An examination of the carcass data revealed that when pigs were marketed at the same weight, carcass weight, index, and backfat measurements were not affected by the presence of DON in the diet for either barrows or gilts. The only effects of DON that were observed were slightly higher loin premiums, due to greater loin depths, for both barrows ($2.34 vs. $1.77) and gilts ($2.63 vs. $1.90) consuming the 2 ppm DON diets versus the control diet. These results were unexpected and, to date, we have no explanation for these findings.

In a subsequent study, we examined the impact of going to 4 ppm DON in the diet on the performance of grow-finisher pigs. We observed that the presence of DON up to 4 ppm had no effect on feed intake, gain, feed efficiency, days required to reach 110 kg, or carcass measures for either barrows or gilts. The pigs took the same amount of time to reach market weight as observed in the first study, with barrows and gilts attaining 110 kg in a median time of 158.8 and 170.8 days, respectively. Therefore, unlike the previous study, gilts did not seem to be sensitive to the presence of DON in the diet.

The studies mentioned above provide evidence that grower-finisher pigs, and barrows in particular, have the ability to tolerate levels of DON higher than that recommended by the Canadian Food Inspection Agency. In order to address the issue of whether younger pigs may be sensitive to DON, a study was conducted with pigs weaned at 17 days of age. Pigs were separated by sex and allocated to receive starter diets containing either 0, 1 or 2 ppm DON. The trial lasted for 35 days, during which time data for feed intake, average daily gain, and feed efficiency were measured weekly. The presence of DON up to 2 ppm in the diet did not affect feed intake in either barrows or gilts, nor did it influence average daily gain or feed efficiency. Therefore, on the basis of our results, starter pigs of both sexes are able to tolerate DON levels up to 2 ppm, when the source of the DON is contaminated barley grown in Manitoba.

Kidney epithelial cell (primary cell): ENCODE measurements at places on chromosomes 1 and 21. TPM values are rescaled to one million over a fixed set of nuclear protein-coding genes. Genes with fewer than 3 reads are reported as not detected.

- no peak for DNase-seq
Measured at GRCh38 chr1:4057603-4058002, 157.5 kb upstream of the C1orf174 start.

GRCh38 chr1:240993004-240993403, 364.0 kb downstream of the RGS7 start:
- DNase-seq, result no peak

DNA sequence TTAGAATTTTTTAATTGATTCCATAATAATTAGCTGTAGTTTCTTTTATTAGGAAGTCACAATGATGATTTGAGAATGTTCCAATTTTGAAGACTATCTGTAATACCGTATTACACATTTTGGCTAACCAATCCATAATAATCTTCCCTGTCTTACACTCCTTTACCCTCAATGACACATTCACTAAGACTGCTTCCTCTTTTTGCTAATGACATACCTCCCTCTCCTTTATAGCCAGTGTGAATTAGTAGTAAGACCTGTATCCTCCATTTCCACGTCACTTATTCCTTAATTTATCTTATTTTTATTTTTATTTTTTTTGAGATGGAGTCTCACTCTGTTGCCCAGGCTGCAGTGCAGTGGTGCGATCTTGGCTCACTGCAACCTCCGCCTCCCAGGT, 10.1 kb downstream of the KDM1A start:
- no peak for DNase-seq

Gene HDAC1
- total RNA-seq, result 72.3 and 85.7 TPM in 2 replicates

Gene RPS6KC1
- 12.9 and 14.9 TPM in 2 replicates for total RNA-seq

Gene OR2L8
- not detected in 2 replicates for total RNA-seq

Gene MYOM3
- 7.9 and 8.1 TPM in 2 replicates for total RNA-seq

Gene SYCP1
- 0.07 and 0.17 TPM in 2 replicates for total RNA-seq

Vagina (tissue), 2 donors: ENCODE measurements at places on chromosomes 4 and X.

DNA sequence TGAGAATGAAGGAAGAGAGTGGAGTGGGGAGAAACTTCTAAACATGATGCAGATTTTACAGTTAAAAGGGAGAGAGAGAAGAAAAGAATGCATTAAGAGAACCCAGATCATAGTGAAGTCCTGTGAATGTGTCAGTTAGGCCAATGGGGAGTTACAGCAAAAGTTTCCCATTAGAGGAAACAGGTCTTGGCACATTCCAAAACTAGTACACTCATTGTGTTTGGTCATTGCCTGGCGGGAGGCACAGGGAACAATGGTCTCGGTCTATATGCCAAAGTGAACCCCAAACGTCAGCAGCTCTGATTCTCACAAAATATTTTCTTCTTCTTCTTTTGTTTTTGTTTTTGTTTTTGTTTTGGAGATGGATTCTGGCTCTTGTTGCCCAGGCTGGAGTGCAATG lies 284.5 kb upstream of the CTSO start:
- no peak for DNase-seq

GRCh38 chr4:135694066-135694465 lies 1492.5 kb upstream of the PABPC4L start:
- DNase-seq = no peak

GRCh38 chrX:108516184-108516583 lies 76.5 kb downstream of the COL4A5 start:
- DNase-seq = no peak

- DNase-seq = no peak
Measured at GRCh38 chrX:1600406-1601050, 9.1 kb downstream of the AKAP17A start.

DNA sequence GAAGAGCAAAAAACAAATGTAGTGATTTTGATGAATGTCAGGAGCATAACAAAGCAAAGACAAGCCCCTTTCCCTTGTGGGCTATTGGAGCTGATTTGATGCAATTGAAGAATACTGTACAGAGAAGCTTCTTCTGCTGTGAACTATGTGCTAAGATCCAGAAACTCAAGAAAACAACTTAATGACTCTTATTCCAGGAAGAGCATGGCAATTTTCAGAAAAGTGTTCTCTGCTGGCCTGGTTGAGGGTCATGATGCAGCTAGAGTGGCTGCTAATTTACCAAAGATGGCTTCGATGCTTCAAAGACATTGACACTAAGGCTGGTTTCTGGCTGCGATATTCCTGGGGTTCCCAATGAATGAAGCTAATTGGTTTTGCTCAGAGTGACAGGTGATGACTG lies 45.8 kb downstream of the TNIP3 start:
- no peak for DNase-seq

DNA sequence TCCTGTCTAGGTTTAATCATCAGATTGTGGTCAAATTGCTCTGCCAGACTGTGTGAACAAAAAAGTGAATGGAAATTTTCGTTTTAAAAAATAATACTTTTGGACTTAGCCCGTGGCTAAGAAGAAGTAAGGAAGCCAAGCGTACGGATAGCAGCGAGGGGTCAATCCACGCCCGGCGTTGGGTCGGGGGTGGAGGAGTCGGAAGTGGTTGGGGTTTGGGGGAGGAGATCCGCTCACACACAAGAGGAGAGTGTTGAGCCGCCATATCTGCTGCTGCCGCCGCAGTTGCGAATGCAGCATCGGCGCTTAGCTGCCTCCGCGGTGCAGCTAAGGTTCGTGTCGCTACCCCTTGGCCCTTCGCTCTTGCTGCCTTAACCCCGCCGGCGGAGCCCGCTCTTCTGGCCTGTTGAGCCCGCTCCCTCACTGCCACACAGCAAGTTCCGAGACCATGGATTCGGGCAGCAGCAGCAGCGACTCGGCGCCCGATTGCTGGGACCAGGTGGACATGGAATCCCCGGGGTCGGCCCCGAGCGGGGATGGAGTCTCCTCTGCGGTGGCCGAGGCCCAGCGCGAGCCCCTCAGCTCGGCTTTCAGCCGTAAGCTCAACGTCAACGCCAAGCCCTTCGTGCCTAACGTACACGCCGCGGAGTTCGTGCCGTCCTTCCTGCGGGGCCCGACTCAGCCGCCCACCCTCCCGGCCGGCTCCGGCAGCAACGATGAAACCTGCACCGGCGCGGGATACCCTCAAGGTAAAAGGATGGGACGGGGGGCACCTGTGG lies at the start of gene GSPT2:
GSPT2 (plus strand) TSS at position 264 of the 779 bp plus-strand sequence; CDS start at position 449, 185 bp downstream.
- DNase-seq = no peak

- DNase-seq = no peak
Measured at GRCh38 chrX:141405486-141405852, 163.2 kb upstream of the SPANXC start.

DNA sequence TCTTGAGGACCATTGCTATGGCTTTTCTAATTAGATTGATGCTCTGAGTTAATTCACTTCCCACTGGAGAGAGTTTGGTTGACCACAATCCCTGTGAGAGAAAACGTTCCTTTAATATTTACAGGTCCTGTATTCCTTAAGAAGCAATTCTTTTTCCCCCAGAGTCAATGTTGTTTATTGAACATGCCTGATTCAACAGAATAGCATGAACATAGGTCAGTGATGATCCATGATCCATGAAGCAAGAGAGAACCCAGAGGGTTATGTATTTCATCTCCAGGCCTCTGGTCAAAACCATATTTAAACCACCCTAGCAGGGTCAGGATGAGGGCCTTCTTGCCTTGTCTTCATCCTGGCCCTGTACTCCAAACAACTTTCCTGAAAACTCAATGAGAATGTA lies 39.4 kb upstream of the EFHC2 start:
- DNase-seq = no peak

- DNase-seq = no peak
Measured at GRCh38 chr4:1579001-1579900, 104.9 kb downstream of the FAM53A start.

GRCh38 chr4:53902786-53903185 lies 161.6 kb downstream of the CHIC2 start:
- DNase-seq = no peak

In summary of the feeding studies conducted to date, both starter and grower-finisher pigs of modern genotype are able to tolerate DON in the diet when present at levels above 1 ppm. Barrows appear able to tolerate levels of DON up to 4 ppm in the grower-finisher stage. Producers using split-sex feeding programs may be able to channel DON-contaminated grains to the feeding of male pigs. However, because we did observe some effects on females, care must be taken when formulating diets for gilts, and CFIA guidelines (maximum 1 ppm DON) should be adhered to.

DON creates variability, both within and between herds, and makes simple solutions for handling this mycotoxin difficult to obtain. Until we have a better understanding of the interplay between DON and factors such as environment, swine genetics, other mycotoxins, nutrition, and disease, our ability to predict how pigs will respond to a given level of DON in the diet will be limited. Our data provide evidence that pigs destined for market can tolerate higher levels of DON than recommended by CFIA. These results have tremendous implications for the feed industry in Manitoba - the higher the threshold level for DON, the greater amount of DON-contaminated grains that can be used. The establishment of new feeding guidelines, coupled with research on methods for reducing the DON-content of grains, may help promote the sustainability of the swine sector in Manitoba.

Source: University of Manitoba - Faculty of Agricultural and Food Sciences - June - 2003.